For excitement these days, nothing quite beats a restaurant’s opening night. There’s an electricity in the air, and a sense of jubilant expectation, as fidgeting foodies line up outside like they’re waiting for a big-ticket rock concert or a Broadway blockbuster. Restaurant debuts have become desirable events unto themselves — but you have to be willing to wait in line.
Thus it was I found myself on Friday standing with a friend outside Nishi ("West"), David Chang’s new Chelsea restaurant. We arrived at 5:45 p.m. when the queue merely extended to the avenue corner, but 15 minutes later it had done a right-angle turn and stretched halfway down the block on 22nd Street. Friendships were struck up in that line as scenesters speculated what the menu would be like, repeated intel that had appeared in the food press, and summoned Instagram pictures on their phones. Astonished neighbors peppered the line-standers with queries, as a garbage truck trolled up 8th Avenue emptying trashcans. The driver leaned out and shouted contemptuously, "Have the Justin Bieber tickets gone on sale?"
Guests were gradually let in the door in twos and threes and fours, and when an hour was up, we’d reached the front of the line, only to be told the place was full and there’d be a 45-minute wait before seating would begin again. We left a cell number and repaired to a nearby coffee bar, fortifying ourselves with espresso as we waited expectantly. After only 20 minutes we received a text telling us to report immediately to Nishi, where a new line of supplicants had formed. We were whisked in as the doorman told us, "So good to see the texting overflow system works! You’re the first try-out."
Before us stood a sea of blond-wood tables, some high, some low, each seating from two to eight. Backless and cushion-less wooden stools stood alongside, and under each table hooks were provided to stash coats and backpacks. This is a cramped and look-after-yourself kind of place, though the ensuing service proved efficient and prompt. With regular changes of share plates and silverware, refilled flasks of free fizzy water, and measured delivery of plates (not too many at once), the front of the house spun like a top. At the rear a bar serving beer, wine, and cocktails ran along one wall, and opposite stood a prep counter where a guy in a bandanna assembled desserts and finished other dishes. A busy six-person kitchen could be seen through a door at the rear.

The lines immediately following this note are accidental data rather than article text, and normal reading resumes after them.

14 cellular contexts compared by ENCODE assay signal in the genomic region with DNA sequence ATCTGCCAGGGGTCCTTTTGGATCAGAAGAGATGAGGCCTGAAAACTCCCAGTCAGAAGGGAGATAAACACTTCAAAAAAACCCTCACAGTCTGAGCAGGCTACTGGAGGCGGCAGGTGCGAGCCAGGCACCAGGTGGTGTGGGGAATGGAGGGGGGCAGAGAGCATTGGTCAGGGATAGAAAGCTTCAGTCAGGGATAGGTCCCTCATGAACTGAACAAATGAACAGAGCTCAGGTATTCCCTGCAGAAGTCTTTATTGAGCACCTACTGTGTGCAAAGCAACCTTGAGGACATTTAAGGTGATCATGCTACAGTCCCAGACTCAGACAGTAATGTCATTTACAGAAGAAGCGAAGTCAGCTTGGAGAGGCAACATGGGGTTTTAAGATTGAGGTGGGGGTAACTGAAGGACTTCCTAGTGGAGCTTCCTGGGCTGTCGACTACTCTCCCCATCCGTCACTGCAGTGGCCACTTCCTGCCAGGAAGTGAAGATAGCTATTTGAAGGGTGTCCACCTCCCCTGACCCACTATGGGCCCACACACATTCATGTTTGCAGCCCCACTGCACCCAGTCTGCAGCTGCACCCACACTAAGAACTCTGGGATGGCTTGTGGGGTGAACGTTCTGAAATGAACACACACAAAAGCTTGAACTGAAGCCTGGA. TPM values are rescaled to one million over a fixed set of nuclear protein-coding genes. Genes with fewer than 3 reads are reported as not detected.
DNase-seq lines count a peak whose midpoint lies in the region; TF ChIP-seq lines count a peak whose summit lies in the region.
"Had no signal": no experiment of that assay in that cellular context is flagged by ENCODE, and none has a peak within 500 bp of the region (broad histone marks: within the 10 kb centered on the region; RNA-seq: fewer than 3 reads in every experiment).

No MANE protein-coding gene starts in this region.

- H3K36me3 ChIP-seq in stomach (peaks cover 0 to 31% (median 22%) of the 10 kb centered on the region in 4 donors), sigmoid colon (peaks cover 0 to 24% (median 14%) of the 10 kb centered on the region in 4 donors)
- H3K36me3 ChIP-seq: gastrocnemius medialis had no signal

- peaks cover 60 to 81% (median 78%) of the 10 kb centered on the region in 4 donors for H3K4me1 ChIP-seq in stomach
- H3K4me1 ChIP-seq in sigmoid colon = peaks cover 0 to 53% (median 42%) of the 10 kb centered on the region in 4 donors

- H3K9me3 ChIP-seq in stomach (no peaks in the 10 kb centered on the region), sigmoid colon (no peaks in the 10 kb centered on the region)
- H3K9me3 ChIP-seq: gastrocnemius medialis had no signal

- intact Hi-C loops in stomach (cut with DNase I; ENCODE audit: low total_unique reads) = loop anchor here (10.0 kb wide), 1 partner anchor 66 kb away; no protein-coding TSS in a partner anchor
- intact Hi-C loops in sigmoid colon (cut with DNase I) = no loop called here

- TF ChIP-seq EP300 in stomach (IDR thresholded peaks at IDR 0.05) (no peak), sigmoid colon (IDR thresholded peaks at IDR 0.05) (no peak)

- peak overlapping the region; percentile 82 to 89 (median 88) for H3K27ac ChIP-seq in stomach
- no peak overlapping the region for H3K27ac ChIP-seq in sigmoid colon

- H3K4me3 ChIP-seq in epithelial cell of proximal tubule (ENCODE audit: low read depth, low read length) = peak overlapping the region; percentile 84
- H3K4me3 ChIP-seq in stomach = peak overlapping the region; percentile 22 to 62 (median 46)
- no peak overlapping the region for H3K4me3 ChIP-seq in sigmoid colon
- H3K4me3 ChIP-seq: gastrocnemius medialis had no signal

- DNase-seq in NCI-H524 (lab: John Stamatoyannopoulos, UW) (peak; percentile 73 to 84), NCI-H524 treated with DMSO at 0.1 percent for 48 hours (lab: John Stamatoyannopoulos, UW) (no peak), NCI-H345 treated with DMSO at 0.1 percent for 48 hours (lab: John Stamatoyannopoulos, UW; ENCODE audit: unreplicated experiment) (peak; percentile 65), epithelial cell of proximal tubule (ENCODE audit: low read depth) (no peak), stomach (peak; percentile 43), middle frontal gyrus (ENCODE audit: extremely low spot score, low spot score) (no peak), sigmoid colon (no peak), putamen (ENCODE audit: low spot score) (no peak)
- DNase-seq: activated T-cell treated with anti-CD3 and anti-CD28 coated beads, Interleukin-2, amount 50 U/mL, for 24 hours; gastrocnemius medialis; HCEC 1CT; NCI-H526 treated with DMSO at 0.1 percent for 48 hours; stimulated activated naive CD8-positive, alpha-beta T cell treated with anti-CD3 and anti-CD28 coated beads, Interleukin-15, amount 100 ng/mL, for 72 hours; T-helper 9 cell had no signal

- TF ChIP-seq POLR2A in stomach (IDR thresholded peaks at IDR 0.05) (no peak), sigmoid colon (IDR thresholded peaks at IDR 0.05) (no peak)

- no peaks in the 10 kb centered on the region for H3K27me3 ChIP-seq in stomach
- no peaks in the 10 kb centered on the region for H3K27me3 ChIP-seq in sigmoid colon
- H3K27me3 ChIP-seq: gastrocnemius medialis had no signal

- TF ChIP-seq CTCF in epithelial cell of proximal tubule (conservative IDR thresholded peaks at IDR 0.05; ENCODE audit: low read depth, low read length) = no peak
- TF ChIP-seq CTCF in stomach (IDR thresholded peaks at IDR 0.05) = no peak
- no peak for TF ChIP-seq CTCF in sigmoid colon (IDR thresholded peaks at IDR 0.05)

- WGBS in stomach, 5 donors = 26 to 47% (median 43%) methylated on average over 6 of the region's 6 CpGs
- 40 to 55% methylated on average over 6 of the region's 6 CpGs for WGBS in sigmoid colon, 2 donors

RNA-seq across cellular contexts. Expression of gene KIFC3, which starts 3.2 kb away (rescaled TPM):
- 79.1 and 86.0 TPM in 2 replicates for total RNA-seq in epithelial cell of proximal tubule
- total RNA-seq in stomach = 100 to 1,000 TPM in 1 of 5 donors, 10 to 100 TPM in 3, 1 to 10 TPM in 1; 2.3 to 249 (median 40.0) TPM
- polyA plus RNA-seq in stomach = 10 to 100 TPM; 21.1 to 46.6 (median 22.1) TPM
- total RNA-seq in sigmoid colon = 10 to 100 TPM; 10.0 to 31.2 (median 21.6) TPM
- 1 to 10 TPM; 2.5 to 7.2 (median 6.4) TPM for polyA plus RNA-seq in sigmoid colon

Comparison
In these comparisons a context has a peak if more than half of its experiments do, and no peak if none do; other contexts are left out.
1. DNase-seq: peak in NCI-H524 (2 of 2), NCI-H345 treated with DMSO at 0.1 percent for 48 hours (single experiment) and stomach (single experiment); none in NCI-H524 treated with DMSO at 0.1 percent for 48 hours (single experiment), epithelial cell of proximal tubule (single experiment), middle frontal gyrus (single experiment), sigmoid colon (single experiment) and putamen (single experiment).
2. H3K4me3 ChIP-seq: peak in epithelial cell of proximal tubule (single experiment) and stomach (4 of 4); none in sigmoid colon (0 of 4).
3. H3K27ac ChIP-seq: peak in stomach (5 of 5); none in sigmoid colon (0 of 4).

All eyes were on Chang, and it was almost like a nightclub act.
Though chef Josh Pinsky marched through the dining room a couple of times, David Chang presided. In a red baseball cap he surveyed the room, then walked among the patrons, asking opinions and exchanging quips. All eyes were on Chang, and it was almost like a nightclub act. A few of the customers he obviously knew, but others he greeted for the first time and readily engaged in conversation. Nevertheless, he seemed nervous about various aspects of the operation. When he reached our table, he remarked, "I don’t think we rolled quite as much pasta downstairs as we’ll need this evening."
First to arrive was a tataki of Spanish mackerel topped with jagged green mizuna leaves in a yuzu marinade ($16). Tasty, but nothing out of the ordinary. Served in thickish slices with skin attached, the quantity of fish was meager. Not so the so-called romaine and walnut bagna cauda ($14). It was actually a formidable Caesar salad with the welcome addition of nuts, each leaf crunchy and perfectly dressed. But calling it a bagna cauda ("hot bath") — a northern Italian specialty involving crudité and an oily warm fondue — was not an accurate description. Still, how can you argue with something that good?